He wondered if there were children near the conference room. They were not his enemy. Just the offspring of his enemy. And he did not agree that there would be no place for them in the hereafter. The teachers were simply wrong. But that was not a comforting thought. If they were wrong about children of the enemy what else could they be wrong about he often wondered. He passed a woman in the hallway. She smiled at him and this made him wonder what she did that made her deserve to die. So what if she didn’t worship Trunc? The other factions in the empire didn’t worship Trunc either, yet were allowed to live. But each faction had their own version of Trunc. Different names, different rituals. But most the rules were the same. Rule #1 - Trunc is the only true way to paradise. After that were a bunch of rules on behavior. Despite the codification and explicit prohibition, lust for possessions was the foundation of their economy, despite the majority of people being poor. What ever was left over after tithing to Trunc was available for anyone that could manipulation you into feeling unfulfilled and inferior unless you gave them your money for something that didn’t really make you whole, well not like the people in the adverts.
The room was filled with most of the Improbables. By his count there were only two of them missing. The disgusting woman with no nose and the abomination, the two headed single body freak of the devil. Adol had surely made them in an act of hatred of Trunc. In fact, they were caused by a planet wide act of radioactive pollution nearly a million standard years earlier. But none of the followers of Trunc believed the facts, as they were devoid of that warm feeling that accompanies knowing something incredible.
Harold wished the abomination was in the room. Should he wait for it? More than anyone else, Harold was sure that killing an abomination was a good thing to do. He had attended a hunt once. Thundering across the countryside on a terraboard, wind in his face, long rifle in hand as off in the distance a desperate abomination climbed over rocks in hope of living longer, a hope that is never realized when chased by twenty men. Then a wonderful party and review of the hunt video while everyone gets drunk.
“Shit” he muttered to himself when he saw only one of the professors in the room. He counted them again. 29 of 31 were in attendance. It took him awhile to do that math but he was sad when he reached the answer of 93.5% in attendance. ‘Detonate above 90 percent’.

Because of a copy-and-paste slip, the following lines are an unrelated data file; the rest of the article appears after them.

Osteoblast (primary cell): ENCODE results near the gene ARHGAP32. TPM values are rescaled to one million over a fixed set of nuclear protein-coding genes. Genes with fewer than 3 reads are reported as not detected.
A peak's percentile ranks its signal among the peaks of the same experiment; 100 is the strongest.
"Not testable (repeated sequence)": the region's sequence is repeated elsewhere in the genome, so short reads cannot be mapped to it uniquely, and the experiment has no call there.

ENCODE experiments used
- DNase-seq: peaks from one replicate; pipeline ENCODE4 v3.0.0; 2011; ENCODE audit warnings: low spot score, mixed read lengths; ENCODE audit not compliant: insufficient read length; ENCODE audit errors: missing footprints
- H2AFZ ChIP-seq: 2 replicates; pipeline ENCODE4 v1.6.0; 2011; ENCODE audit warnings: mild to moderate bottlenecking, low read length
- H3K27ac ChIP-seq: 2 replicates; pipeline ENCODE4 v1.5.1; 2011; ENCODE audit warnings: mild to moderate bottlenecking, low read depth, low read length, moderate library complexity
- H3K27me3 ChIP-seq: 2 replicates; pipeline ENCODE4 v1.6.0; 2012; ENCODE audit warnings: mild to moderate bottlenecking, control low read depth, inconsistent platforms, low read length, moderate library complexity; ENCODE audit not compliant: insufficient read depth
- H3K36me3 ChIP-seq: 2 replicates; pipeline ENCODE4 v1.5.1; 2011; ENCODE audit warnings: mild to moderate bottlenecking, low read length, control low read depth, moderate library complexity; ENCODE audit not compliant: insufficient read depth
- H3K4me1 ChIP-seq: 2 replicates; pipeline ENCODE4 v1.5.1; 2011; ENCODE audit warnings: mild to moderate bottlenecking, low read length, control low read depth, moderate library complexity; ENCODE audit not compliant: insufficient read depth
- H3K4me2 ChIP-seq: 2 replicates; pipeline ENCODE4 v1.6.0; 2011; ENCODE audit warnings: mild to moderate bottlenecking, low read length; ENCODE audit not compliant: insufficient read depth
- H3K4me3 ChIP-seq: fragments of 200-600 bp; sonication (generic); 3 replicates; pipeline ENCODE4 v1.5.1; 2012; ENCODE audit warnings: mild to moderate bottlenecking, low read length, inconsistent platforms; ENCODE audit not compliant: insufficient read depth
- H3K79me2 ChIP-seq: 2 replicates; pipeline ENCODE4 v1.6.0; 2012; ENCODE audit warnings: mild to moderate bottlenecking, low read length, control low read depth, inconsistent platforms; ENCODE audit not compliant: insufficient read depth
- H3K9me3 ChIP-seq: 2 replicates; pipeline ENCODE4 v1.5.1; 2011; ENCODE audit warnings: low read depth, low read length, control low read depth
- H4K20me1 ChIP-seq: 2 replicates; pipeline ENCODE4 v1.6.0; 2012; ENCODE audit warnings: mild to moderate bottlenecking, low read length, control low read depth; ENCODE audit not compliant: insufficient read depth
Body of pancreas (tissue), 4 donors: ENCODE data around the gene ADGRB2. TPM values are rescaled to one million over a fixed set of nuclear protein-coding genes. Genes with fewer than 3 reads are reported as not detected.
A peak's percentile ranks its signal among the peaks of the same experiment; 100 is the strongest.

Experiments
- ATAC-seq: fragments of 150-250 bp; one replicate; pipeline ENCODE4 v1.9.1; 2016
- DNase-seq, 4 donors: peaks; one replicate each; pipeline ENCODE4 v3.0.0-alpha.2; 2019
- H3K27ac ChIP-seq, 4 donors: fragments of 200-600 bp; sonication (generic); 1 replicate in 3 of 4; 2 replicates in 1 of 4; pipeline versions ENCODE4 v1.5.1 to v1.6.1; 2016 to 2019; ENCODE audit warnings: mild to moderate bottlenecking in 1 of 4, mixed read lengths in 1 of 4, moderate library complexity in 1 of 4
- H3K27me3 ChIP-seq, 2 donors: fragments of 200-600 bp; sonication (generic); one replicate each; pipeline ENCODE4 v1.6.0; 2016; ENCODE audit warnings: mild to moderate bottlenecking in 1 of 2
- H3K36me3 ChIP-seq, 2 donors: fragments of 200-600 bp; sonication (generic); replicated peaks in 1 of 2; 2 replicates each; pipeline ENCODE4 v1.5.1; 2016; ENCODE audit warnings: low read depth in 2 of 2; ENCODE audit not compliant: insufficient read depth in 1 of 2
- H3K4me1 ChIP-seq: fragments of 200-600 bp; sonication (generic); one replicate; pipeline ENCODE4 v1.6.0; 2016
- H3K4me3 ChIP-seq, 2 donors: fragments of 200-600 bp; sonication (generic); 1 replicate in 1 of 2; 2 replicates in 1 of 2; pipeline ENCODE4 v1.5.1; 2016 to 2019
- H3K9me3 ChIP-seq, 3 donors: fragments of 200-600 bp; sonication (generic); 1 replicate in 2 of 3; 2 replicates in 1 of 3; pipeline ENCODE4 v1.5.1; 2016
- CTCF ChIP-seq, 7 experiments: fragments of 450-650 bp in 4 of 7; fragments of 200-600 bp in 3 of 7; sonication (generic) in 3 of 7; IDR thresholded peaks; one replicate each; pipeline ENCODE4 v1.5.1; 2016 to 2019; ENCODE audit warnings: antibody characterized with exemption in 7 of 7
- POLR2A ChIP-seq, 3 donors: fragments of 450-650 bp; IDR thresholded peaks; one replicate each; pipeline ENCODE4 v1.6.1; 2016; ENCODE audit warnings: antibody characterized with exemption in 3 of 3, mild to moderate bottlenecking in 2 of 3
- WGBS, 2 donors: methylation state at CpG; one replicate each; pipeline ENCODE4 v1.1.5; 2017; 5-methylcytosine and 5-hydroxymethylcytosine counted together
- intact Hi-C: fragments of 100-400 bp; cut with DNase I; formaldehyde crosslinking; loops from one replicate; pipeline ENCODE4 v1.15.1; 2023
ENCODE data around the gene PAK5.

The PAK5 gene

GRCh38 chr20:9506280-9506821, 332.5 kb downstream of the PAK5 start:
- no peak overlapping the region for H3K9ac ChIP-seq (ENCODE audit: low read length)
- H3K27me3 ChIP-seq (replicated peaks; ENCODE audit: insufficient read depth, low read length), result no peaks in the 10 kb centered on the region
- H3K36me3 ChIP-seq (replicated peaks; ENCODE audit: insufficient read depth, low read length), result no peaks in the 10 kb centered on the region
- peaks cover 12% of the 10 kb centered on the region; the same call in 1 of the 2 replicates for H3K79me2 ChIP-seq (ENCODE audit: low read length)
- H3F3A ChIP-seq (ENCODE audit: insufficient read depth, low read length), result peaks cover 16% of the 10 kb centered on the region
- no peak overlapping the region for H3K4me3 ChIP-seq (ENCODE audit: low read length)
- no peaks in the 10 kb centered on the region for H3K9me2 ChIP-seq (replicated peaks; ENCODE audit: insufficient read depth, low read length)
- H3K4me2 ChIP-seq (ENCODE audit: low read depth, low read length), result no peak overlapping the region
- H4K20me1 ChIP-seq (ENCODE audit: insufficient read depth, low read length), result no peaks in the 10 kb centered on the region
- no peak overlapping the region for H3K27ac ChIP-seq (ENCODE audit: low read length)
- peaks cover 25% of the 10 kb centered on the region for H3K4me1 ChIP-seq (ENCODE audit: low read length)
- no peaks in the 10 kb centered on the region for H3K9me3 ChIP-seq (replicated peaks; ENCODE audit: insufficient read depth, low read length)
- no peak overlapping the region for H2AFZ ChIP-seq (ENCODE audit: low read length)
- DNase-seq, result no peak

In behavior that is typical of intelligence operations, Harold was unaware of other agents in the room. He believed he was the only agent when in fact there were only 4 non-agents in the room. But as usual, management was willing to kill a lot of people to get the few that they actually wanted dead. Our term for them is ‘unfortunates’. From my limited knowledge of Earth Five, this has actually reached epidemic proportions on your planet. It’s as common on Earth Five as a drone attack on a wedding party and almost always comes from faulty intelligence.
He walked into the conference room and sat down beside a very attractive woman named Alsi. She smiled at him. He didn’t return the smile.
“Are you OK?” she asked him. “Did you sleep well? You look tired.”
“No. No sleep last night” Harold replied.
“You should consider a sleep enhancer tonight, Ordo. I tried one last night and it worked very well.” He sat next to her the previous day. She had made sure he didn’t eat alone. She had shared chocolate from her planet with him. It was extraordinarily good, creamy and not too harsh or too sweet.
“I don’t think that will be necessary” said Harold.
“Here let me give you one of mine, just in case you need it.” Then Alsi opened the travel satchel she always carried and removed a small gelcap filled with orange liquid. She pressed it into Harold’s hand.
“Ordo, you take this. If you still can’t sleep tonight, come to my quarters and I’ll give you more.” She smiled in a flirting manner.
“Thank you” he said. How was this woman evil he wondered. She was concerned about his welfare and that was not an evil response. He had been taught that they were all animals, without morals or reason, slaves to their most primal instincts. Yet in his two standard years as an intelligence agent and eleven missions, he had not witnessed anything like what they were taught about their enemy.

His nose picked up the fragrance of the Bedwi Coffee that was in a carafe behind him. He would miss the coffee. It was expensive on his home planet. It was not licensed to grow on Citopun and had to be imported from the nearest licensed planet, Jorda. Yet in this conference room it was given freely. The prior day he had consumed enough coffee to waste half a days pay for a laborer on his planet. Free, imagine that. He had consumed five cups by the end of the day.